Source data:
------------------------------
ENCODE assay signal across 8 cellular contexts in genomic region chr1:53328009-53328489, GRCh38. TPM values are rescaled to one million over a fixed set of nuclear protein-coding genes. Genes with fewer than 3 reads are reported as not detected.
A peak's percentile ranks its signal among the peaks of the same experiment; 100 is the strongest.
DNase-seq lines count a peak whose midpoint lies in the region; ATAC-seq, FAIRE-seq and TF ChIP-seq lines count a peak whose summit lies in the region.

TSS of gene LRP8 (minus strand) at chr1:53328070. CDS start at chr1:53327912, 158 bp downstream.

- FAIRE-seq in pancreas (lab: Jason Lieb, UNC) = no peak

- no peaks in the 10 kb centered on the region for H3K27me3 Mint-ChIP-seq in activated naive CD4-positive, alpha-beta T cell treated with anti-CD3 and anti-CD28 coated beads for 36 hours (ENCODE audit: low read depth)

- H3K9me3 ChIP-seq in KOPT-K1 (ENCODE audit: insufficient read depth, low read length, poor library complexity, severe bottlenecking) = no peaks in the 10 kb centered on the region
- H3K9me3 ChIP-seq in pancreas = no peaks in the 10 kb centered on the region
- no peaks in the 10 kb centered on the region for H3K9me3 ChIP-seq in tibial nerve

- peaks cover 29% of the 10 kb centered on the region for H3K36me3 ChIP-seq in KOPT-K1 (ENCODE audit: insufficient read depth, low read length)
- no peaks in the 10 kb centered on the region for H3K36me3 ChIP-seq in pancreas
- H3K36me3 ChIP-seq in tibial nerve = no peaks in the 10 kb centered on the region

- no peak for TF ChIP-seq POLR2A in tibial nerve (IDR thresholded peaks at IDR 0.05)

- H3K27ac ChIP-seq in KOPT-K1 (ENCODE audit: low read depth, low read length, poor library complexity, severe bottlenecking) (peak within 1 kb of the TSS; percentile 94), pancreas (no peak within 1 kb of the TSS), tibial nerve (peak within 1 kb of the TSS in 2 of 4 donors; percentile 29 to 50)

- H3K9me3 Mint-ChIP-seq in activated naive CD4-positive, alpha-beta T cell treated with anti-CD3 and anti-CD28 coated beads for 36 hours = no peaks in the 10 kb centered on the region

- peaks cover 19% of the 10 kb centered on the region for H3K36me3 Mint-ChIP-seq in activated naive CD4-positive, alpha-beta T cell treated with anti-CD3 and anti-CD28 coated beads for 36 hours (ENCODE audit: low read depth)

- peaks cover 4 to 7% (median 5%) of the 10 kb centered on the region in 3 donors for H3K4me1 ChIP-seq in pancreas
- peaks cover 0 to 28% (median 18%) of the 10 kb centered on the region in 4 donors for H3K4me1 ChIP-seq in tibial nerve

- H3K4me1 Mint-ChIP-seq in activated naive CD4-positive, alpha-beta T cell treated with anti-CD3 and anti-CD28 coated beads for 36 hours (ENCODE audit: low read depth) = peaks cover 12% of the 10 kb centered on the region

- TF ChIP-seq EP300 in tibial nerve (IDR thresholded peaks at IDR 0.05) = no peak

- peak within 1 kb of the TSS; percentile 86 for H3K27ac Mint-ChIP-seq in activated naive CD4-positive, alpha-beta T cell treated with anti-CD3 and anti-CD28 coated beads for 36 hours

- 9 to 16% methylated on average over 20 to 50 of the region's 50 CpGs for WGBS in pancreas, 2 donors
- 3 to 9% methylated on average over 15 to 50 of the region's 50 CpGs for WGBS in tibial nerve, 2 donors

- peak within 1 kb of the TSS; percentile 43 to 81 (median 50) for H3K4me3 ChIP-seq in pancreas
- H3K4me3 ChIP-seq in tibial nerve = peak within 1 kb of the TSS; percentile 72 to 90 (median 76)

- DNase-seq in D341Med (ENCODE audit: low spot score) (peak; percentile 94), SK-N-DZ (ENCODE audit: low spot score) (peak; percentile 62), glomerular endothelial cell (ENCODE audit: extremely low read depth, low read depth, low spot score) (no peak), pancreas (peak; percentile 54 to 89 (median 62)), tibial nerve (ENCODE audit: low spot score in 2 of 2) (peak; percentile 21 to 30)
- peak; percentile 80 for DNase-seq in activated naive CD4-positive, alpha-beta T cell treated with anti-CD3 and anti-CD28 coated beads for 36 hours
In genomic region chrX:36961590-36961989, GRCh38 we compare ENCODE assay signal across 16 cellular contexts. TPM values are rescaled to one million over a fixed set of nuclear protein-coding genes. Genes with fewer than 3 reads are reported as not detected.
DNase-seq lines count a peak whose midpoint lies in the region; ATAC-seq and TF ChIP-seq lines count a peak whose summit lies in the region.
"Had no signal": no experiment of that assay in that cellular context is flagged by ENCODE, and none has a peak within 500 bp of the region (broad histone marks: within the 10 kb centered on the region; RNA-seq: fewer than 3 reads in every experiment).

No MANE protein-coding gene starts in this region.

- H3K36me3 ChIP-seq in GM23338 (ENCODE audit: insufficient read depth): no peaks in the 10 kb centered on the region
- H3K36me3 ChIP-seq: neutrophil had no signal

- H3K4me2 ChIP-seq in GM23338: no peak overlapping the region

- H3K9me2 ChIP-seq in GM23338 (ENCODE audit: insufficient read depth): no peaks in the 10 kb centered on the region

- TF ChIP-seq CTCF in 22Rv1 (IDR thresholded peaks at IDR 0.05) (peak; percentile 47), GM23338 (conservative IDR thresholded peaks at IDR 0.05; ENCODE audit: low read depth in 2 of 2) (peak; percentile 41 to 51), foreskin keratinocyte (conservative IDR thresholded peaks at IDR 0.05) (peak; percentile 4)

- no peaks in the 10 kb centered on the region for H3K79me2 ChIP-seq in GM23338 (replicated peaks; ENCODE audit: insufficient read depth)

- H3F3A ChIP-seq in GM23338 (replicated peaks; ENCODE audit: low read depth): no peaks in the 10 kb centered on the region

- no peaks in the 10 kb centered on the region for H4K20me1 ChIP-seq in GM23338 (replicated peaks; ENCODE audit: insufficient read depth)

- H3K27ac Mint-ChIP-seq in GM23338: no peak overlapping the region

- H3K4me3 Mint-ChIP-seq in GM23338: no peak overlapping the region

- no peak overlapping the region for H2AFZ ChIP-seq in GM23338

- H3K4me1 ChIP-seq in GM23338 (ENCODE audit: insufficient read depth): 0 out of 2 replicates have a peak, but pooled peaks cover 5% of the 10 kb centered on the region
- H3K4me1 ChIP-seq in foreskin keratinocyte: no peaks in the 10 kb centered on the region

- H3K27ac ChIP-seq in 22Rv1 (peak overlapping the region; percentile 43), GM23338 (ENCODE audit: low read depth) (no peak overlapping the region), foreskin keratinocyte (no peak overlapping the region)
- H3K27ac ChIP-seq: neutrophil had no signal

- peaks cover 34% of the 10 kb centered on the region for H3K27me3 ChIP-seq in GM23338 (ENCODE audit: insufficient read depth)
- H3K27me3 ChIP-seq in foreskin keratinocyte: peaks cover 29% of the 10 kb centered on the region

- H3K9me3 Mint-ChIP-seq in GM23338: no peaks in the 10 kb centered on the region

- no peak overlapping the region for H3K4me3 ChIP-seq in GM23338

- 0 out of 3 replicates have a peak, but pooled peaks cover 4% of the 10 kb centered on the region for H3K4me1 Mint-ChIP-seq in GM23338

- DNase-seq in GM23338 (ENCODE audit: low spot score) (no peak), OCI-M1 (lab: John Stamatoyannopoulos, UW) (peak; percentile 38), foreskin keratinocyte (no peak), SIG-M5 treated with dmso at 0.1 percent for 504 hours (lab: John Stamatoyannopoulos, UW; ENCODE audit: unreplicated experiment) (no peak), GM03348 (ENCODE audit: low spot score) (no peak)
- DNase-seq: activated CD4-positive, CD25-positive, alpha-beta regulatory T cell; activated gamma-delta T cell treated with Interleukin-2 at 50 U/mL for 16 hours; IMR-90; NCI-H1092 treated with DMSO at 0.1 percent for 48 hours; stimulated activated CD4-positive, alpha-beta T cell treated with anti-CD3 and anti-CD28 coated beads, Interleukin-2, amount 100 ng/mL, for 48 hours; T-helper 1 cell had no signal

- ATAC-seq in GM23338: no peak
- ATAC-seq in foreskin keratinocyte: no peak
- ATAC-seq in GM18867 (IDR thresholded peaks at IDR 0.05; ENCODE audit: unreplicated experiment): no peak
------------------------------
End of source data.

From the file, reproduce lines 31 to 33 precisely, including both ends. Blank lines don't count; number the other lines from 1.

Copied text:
No MANE protein-coding gene starts in this region.

- H3K36me3 ChIP-seq in GM23338 (ENCODE audit: insufficient read depth): no peaks in the 10 kb centered on the region
- H3K36me3 ChIP-seq: neutrophil had no signal